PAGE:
Collect dry debris in containers labeled with the radiation hazard symbol, the radioisotope identity, and the words “Caution–Radioactive Materials”. Containers must be lined with plastic bags with a thickness of at least four mils of low-density polyethylene (LDPE), clear or transparent yellow in color, and bearing the radiation hazard symbol. Individual bags should be no greater than 30 gallons in volume. Laboratories are responsible for providing their own disposal containers and bags.

Submit dry debris in the DRS Waste Management App and select UI # 6 for short-lived radioisotopes (half-life < 120 days) and UI # 7 for long-lived radioisotopes (half-life > 120 days).

Identify the waste as radioactive by checking the appropriate box on the form. Add the following information in the description:

  • Permit #
  • Radioisotope
  • Activity
  • Result of a contamination survey on the outside of the package (see section below)

Scintillation Vials and Other Glassware

Empty liquid scintillation counting vials or other glassware that contained media with a concentration of C-14 or H-3 less than 0.05 micro-Curies per milliliter (μCi/mL) need not be decontaminated and should be disposed of with the regular, non-radioactive waste. Ensure that vials have been properly emptied and “radioactive material” labels have been removed or defaced.

Empty vials that contained media with a concentration of C-14 or H-3 above 0.05 micro-Curies per milliliter (μCi/mL) or any other radioisotopes can be:

  • Decontaminated by washing. Count a representative sample of the wash water to determine effectiveness. Decontamination is successful when the average count rate is less than twice the background level. Wash water may be disposed of according to section “Liquids without chemical hazards”
  • Disposed of in dry debris (see previous section). Make sure the glassware is completely empty and dried.

Most glass items (e.g., test tubes, dishes) can be decontaminated and re-used after routine washing or an overnight soaking with an industrial-strength detergent.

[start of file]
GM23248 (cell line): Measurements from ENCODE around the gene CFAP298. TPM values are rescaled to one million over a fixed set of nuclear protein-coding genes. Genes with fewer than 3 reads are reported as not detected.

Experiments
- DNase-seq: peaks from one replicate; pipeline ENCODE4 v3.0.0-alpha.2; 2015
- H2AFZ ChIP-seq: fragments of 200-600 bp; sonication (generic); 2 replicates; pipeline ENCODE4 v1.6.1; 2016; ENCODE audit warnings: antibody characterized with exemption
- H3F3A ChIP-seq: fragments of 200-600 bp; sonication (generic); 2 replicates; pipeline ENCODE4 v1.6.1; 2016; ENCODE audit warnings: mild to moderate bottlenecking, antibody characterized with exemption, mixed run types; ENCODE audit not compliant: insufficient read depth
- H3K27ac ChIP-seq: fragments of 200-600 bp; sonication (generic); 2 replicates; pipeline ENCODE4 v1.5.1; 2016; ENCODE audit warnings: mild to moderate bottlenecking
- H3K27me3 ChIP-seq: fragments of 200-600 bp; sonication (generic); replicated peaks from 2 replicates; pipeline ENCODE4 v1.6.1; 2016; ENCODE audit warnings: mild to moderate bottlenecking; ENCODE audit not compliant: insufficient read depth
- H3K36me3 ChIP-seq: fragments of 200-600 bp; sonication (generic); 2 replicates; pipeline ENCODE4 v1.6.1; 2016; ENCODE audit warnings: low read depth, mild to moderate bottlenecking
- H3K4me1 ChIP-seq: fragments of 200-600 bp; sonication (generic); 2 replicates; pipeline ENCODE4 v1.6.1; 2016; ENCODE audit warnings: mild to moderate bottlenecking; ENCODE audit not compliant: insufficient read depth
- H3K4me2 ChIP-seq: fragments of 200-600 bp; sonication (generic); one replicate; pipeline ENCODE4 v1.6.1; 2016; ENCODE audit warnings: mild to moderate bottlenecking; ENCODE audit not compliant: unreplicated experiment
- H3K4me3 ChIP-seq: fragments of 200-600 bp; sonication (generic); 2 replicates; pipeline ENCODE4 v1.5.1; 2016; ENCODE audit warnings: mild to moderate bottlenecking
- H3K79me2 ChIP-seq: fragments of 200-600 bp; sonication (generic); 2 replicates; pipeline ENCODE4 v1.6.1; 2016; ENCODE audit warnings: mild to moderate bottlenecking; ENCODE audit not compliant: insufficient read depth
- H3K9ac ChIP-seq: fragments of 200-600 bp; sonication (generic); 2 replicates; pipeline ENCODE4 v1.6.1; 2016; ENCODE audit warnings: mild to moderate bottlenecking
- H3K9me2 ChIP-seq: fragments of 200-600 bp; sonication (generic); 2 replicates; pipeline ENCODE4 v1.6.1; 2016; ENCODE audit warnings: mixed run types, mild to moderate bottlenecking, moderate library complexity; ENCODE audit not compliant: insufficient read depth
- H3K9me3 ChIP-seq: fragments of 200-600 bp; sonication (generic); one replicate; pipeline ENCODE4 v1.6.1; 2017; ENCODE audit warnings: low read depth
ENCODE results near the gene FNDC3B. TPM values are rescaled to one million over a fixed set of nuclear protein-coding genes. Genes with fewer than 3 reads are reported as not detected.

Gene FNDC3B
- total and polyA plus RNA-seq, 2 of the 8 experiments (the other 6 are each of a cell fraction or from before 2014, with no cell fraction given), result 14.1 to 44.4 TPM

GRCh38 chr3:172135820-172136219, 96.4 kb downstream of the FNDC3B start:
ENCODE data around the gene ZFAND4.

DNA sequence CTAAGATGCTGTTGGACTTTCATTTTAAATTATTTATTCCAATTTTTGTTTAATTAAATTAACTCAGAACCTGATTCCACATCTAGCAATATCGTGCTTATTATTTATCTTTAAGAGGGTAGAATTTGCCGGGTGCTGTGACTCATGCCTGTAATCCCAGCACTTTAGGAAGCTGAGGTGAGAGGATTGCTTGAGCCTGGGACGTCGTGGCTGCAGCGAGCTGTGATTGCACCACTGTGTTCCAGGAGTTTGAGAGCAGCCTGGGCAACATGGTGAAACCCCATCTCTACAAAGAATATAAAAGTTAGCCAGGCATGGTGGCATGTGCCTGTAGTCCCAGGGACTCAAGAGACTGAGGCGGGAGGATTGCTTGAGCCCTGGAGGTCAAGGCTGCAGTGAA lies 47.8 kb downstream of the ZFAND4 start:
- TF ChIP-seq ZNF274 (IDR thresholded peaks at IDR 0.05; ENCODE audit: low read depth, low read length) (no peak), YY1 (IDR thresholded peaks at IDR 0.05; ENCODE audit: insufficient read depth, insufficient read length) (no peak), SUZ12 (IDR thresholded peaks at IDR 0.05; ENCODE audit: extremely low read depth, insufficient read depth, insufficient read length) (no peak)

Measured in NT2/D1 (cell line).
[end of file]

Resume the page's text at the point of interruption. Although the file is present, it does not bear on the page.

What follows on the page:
Radioactive Sharps

Sharps require special precautions and handling. When the following items have come into contact with radioisotopes, dispose of them in Sharps Disposal Containers (SDCs) that bear a Caution–Radioactive Materials label listing isotope and date:

  • Needles and syringes,
  • Pasteur pipettes,
  • Scalpels and razor blades,
  • Microscope slides and coverslips;
  • Broken glassware.

Sharps containers are closable, puncture-resistant, leak-proof on the sides and bottoms, and are typically available in 1-quart, 2-gallon, and 8-gallon sizes.

Most glassware, such as liquid scintillation vials and test tubes, is easily decontaminated as described above and should not be routinely discarded as sharps.

When sharps containers are full, request a pick up in the DRS Waste Management App

Animal Carcasses

Radioactive materials used in animals must be addressed on a case-by-case basis. Permit Holders who are planning to administer radioactive materials to animals should contact DRS for guidance concerning the disposal of carcasses. DRS will review the administration of radioactive materials to animals during the Institutional Animal Care and Use Committee (IACUC) review.

Animal tissues containing 0.05 µCi or less of H-3, C-14, or I-125 per gram of animal tissue averaged over the weight of the entire animal can be disposed of as if it were not radioactive. However, animal tissue in which radioactive materials have been introduced must not be disposed in a manner that would permit its use either as food for humans or as animal feed, such as rendering.

Contamination Surveys for Waste Pick-Ups

For all radioactive waste items picked up by DRS the outside of the container must be free of contamination. For this reason, a survey of the outside of the container is required and the result must be entered into the pick-up request.

To perform the survey, moisten a piece of filter paper or a cotton swab with water or alcohol. Wipe an area of approximately 100 square centimeters per wipe (4 in x 4 in per wipe) along the outside surface of the bag or container. Multiple wipes may be required for larger containers. Count the wipes with a suitable detector (see below) and compare with the background count. Record the container cpm as the net count rate (gross cpm – background cpm). The container cpm should be less than two times the background count rate. If it is not, either decontaminate the outside of the bag or place the contaminated bag inside a clean bag and re-survey.

Suitable detectors:

  • Low-energy beta (H-3, C-14, or S-35): Liquid Scintillation Counter
  • High-energy beta (e.g. P-32): Geiger Counter
  • Gamma (e.g., I-125, I-131): NaI Scintillation Counter.

See Contamination Surveys for more details on survey procedures.

Last Update: 11/20/2020
Updated By: kohl3